Acas, (the Advisory, Conciliation and Arbitration Service) was originally tipped for abolition by the Coalition. It now appears that it has been spared the flames of the bonfire of Quangos.
If it is to live on it needs some reforms.
Acas (originally ACAS – I wonder how much that “rebranding” cost?) has earlier roots, but essentially emerged in a decade – the 1970s – when corporatist/tripartite policies were common and the ideal was the pursuit of a consensus which managed Britain’s economic decline but did precious little to reverse it.
Times have changed. Many of the practices of those years have disappeared, from beer and sandwiches at Number 10, to Neddy (the National Economic Development Council), and the Closed Shop (where 5 million employees were required to be trade union members, an arrangement which, bizarrely to modern eyes, was in many cases quite happily supported by employers). But Acas still retains this period flavour.
Its recently-reappointed Chair is moderate ex-Amicus staffer Ed Sweeney. Its Council, which is charged with providing strategic direction, is dominated by trade unionists, “soft” HR specialists from large old-established businesses or the public sector, and academics. There is little representation from new types of employers and small businesses but Derek Simpson, a “live” TU leader who has been actively concerned in a major recent dispute where Acas was involved, is a member.
Originally Acas was mainly concerned with conciliating collective disputes. There are I guess some “externality” arguments for this function to be publicly funded, as we can all suffer when management and unions can’t agree (the current tube strikes for example). There is some interesting research from NIESR that suggests there are high returns to collective conciliation.
But such collective conciliation now only accounts for a small part of its activities. The bulk of work concerns its statutory duty to conciliate individual employment tribunal claims. While this can benefit both parties in principle, they aren’t charged. Perhaps they should be, rather than the taxpayer whose interest in most of these cases is minimal. A modest charge of £25 to individuals and £50 to employers would defray about half the expense.
And perhaps Acas shouldn’t have a monopoly on this type of activity. Some greater competition from other suppliers of conciliation/mediation/arbitration services might be a good idea.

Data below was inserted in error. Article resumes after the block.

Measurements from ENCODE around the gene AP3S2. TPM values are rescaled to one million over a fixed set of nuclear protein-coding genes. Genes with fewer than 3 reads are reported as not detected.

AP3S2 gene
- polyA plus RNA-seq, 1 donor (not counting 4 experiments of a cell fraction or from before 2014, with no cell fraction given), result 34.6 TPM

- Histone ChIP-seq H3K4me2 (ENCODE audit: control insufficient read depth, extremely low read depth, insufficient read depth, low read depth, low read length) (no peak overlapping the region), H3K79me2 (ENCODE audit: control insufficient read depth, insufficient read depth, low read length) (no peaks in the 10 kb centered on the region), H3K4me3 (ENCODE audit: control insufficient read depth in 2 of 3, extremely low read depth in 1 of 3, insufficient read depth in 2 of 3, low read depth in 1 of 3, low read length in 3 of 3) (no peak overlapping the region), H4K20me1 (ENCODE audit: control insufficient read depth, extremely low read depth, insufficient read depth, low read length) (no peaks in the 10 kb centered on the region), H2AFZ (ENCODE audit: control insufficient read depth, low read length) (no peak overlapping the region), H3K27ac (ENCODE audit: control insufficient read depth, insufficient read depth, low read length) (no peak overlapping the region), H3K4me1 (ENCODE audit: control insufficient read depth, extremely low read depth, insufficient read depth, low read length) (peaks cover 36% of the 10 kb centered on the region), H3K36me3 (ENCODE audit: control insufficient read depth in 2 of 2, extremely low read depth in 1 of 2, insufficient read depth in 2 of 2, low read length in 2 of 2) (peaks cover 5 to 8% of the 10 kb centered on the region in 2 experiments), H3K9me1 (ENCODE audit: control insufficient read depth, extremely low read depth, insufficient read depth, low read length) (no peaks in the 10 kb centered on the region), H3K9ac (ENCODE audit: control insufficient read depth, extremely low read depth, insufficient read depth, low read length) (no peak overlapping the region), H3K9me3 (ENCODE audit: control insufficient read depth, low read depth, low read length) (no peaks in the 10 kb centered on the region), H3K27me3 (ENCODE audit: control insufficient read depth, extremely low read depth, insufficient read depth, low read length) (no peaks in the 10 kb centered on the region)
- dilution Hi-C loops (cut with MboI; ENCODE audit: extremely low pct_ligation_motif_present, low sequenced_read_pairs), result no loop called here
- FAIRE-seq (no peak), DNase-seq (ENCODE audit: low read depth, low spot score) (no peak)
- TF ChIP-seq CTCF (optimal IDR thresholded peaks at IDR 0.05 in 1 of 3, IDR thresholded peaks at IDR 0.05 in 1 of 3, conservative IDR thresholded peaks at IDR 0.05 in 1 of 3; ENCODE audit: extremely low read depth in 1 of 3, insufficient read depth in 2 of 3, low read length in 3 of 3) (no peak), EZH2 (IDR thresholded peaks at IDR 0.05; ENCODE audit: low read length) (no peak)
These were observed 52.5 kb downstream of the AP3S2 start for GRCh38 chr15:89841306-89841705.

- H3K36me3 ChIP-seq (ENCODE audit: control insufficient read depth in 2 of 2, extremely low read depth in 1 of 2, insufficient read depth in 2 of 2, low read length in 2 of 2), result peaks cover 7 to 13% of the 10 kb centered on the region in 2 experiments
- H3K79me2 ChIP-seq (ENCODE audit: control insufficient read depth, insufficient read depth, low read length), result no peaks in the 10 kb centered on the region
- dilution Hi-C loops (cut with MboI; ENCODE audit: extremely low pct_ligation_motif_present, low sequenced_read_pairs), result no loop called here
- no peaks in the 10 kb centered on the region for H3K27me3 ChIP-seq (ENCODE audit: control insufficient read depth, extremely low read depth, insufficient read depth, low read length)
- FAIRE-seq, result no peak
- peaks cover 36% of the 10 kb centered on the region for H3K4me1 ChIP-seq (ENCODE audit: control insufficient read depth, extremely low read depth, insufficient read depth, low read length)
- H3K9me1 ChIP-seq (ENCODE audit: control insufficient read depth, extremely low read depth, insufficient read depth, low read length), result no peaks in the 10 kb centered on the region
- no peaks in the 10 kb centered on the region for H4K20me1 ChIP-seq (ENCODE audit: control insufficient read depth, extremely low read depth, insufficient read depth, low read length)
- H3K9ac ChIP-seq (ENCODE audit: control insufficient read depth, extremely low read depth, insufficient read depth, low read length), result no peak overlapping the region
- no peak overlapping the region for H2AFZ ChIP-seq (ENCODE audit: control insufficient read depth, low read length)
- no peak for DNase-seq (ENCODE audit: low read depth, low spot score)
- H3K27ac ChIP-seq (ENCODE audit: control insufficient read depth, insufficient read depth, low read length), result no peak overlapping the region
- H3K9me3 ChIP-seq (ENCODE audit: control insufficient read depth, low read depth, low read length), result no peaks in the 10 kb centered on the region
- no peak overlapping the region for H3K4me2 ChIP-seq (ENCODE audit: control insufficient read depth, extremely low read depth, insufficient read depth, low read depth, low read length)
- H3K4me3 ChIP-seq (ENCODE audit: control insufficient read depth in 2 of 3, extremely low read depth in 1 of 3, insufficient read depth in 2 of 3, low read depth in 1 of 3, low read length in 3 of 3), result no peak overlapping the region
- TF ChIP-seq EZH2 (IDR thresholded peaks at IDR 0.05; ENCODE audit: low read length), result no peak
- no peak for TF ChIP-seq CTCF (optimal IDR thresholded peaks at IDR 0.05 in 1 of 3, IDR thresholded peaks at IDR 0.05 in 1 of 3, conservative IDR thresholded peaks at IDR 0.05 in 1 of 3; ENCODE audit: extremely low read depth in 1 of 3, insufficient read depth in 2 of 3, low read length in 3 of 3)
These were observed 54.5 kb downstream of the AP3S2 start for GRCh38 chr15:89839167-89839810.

Incidentally, “successful” conciliation, which Acas makes much of, is often not perceived as such by those involved. Many employers agree compensation at the conciliation stage to avoid further costs, not because they are satisfied by the outcome.
Acas also provides training and other paid-for services, which could be done by the private sector.
Its continuing importance derives from the need to cope with the sheer volume of Employment Tribunal claims, now at 240,000 a year, and the need to screen and mitigate these before they get to the tribunals proper. ET claims in turn result from the explosion of frequently ill-drafted and ambiguous employment regulation, together with the fact that claimants face virtually no financial cost or penalties. In the long run significant employment deregulation, and better and clearer regulation where absolutely necessary, is the thing to aim for.
Acas is not particularly helpful in promoting this goal: it aims naturally to expand its influence by devising codes of practice and employer guidance. Such guidance has an odd legal position. Though it is never approved by Parliament, Employment Tribunals use adherence or non-adherence to it as a basis for setting compensation.
There’s nothing magic about Acas’s approach. Its current code on disciplinary and grievance issues, on which the jury is still out, was introduced in 2009 to replace an earlier Acas-inspired Statutory Dispute Resolution Process version which, contrary to intentions, led to a large increase in grievances and disciplinary cases and an additional cost to employers of more than £180 million.
I would certainly like to see Acas cut back and reconfigured for the 21st century as part of a general rebalancing of employer-employee relations.